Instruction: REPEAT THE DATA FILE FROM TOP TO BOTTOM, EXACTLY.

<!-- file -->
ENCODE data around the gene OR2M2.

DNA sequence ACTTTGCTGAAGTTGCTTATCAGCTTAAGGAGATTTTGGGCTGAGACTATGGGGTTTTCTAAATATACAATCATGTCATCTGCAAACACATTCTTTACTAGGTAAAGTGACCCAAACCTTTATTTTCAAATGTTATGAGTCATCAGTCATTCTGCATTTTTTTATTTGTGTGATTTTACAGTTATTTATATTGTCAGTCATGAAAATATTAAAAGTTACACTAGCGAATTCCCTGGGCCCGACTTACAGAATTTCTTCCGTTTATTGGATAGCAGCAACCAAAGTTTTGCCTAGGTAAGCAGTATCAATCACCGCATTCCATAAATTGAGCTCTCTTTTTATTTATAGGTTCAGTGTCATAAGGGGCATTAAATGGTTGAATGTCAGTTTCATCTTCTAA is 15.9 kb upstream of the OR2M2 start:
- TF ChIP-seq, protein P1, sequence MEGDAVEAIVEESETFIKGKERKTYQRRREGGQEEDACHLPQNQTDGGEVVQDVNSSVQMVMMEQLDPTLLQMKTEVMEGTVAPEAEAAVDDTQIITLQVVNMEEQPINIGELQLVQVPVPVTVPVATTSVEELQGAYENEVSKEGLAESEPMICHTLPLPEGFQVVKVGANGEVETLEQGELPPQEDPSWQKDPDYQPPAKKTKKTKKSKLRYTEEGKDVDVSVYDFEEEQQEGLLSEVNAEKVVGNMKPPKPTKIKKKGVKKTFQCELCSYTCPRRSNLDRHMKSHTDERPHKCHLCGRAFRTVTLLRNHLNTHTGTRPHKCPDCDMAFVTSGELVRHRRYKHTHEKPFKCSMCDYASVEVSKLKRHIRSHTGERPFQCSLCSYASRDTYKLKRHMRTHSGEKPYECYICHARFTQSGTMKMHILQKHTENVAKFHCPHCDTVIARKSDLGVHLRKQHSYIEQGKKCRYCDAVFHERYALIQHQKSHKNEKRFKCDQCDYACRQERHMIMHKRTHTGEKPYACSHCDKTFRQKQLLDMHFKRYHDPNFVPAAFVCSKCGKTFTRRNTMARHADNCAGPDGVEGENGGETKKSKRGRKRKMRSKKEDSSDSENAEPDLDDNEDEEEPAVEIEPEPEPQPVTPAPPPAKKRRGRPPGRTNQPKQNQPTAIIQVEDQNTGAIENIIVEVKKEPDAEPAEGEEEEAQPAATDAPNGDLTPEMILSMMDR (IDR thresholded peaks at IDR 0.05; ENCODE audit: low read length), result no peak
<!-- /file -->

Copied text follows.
ENCODE data around the gene OR2M2.

DNA sequence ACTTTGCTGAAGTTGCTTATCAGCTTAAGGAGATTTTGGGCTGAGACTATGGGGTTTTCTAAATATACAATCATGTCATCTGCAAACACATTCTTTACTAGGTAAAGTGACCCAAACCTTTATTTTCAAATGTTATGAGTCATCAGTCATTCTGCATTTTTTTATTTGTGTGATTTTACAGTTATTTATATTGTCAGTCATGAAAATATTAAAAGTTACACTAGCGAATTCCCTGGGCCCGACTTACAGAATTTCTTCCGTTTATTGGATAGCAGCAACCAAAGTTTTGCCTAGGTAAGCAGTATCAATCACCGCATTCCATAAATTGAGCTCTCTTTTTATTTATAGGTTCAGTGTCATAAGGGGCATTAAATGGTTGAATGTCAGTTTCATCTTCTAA is 15.9 kb upstream of the OR2M2 start:
- TF ChIP-seq, protein P1, sequence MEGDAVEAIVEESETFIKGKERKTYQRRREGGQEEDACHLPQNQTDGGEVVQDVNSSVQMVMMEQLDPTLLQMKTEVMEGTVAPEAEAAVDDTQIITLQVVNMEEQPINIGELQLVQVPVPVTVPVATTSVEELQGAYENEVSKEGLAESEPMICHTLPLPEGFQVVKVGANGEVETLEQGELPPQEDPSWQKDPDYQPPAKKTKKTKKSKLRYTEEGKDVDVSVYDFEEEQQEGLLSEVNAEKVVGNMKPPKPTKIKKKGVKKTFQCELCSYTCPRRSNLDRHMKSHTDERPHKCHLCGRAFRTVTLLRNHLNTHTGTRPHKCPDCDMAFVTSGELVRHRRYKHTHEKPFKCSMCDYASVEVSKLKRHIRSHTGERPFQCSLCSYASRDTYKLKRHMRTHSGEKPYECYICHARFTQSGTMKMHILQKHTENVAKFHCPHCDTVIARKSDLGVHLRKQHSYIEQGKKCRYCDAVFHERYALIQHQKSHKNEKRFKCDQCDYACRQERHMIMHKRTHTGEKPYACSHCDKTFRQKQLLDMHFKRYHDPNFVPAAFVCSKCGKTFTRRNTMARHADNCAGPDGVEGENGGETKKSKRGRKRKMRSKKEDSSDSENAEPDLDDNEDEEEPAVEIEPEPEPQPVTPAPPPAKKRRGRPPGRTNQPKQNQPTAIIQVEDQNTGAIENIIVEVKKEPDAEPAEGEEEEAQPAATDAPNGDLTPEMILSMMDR (IDR thresholded peaks at IDR 0.05; ENCODE audit: low read length), result no peak